Since that time, NHTSA received three additional petitions for rulemaking seeking revisions to FMVSS Nos. 403 and 404. Specifically, we received petitions from Maxon Lift Corporation (Maxon), Ricon Corporation (Ricon) and the Lift-U Division of Hogan Manufacturing, Inc. (LIFT-U), all of which are platform lift manufacturers. The petitioners requested that the agency amend: (A) The control panel switch requirements in S6.7.6.2 of FMVSS No. 403 so that lift controls in locations remote from the driver's seating position are not subject to the illumination requirements in S5.3 of FMVSS No. 101; (B) the threshold warning signal requirements in S6.1.4 of FMVSS No. 403 to permit warning lights to be mounted in a location clearly visible in reference to the lift; (C) the threshold warning signal requirements in S6.1.4 and S6.1.6 of FMVSS No. 403 to clarify the units of measurement and minimum required luminance at the designated measurement point; (D) the threshold warning test in S7.4 of FMVSS No. 403 to include a performance test for warning systems using infrared and other sensor technologies; (E) the wheelchair test device specification in S7.1.2 of FMVSS No. 403 to include anti-tip devices; (F) the wheelchair retention device impact test specifications in S7.7 of FMVSS No. 403 to permit use of a loaded wheelchair test device; and (G) the requirements for platform lighting on public use lifts in S4.1.5 of FMVSS No. 404 to reduce the required illumination levels to those specified by the ADA and FTA. The issues raised by petitioners are addressed below in Section II of this notice.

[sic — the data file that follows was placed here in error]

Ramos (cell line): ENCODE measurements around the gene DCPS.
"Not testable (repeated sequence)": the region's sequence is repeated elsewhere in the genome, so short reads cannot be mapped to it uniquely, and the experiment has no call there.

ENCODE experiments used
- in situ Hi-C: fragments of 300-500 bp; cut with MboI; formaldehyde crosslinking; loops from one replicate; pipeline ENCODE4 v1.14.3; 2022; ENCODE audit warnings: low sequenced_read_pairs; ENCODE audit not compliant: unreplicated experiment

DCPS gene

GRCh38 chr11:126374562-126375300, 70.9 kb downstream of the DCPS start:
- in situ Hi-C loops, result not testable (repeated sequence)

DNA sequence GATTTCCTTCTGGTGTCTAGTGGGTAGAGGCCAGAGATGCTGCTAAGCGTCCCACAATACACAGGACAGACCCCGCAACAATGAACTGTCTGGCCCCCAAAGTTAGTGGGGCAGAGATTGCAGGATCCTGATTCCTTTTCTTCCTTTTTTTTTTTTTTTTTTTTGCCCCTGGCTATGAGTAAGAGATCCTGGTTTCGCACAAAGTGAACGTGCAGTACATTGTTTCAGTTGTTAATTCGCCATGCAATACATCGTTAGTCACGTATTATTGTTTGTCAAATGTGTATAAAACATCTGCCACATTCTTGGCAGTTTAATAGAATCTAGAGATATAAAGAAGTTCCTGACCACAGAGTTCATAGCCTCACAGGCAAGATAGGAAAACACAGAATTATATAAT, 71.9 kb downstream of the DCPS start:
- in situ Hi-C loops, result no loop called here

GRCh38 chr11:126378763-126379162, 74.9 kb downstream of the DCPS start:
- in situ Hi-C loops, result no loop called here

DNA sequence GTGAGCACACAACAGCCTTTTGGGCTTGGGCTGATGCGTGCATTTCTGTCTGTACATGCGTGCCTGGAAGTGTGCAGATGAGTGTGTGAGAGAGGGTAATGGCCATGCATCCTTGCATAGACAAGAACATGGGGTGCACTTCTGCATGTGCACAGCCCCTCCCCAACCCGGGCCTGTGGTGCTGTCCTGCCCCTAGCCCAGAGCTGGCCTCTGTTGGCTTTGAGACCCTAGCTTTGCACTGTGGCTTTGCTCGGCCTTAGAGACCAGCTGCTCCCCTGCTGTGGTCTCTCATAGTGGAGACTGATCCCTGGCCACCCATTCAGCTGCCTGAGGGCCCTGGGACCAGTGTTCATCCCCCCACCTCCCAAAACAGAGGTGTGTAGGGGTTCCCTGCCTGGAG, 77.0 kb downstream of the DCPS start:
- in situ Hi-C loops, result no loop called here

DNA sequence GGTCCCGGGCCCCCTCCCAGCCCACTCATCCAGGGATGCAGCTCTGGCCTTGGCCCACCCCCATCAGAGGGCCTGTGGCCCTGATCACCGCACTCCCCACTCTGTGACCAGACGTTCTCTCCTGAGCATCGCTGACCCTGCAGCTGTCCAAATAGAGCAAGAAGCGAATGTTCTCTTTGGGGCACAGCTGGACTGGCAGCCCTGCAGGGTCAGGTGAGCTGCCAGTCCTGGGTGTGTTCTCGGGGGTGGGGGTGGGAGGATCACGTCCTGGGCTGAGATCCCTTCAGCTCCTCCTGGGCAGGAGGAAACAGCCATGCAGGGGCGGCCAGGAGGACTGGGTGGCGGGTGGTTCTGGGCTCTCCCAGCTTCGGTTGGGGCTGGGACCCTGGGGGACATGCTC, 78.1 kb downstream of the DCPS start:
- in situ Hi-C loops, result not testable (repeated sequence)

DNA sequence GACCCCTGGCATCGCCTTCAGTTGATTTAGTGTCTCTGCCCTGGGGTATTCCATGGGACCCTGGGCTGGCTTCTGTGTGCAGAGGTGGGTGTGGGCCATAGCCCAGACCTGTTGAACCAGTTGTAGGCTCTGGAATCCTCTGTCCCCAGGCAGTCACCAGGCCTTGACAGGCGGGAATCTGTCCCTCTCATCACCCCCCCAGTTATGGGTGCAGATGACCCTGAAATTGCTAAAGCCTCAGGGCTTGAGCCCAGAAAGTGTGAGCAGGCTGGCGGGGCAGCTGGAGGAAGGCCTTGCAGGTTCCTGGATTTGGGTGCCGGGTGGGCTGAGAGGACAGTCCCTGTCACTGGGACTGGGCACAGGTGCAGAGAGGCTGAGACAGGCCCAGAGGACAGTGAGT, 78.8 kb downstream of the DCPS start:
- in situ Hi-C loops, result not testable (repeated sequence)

Technical Changes

In Section III of this notice, the agency proposes additional technical changes to FMVSS Nos. 403 and 404 designed to further clarify these standards, including revisions to: (A) S7 of FMVSS No. 403 to require performance of the handrail test in S7.12 on a lift/vehicle combination rather than on a test jig; (B) Figure 2 in FMVSS No. 403 to make it consistent with the threshold beacon warning requirements in S6.1.6; (C) the control panel switch requirements in S6.7.4 of FMVSS No. 403; and (D) the Interlock Requirements and Test Procedures in S6.10.2.4, S6.10.2.5, S6.10.2.6, S6.10.2.7, S7.5 and S7.6 of FMVSS No. 403.

November 3, 2005 Interpretation of S7.4 of FMVSS No. 403

In Section IV of this notice, the agency discusses an interpretation of S7.4 of FMVSS No. 403, dated November 3, 2005, issued to Maxon. The November 3 interpretation clarified specific procedures that should be performed as part of the threshold warning signal test. Although the agency has decided against revising the language of S7.4, we include a discussion of the matter in this notice to ensure wide-spread dissemination of its interpretation.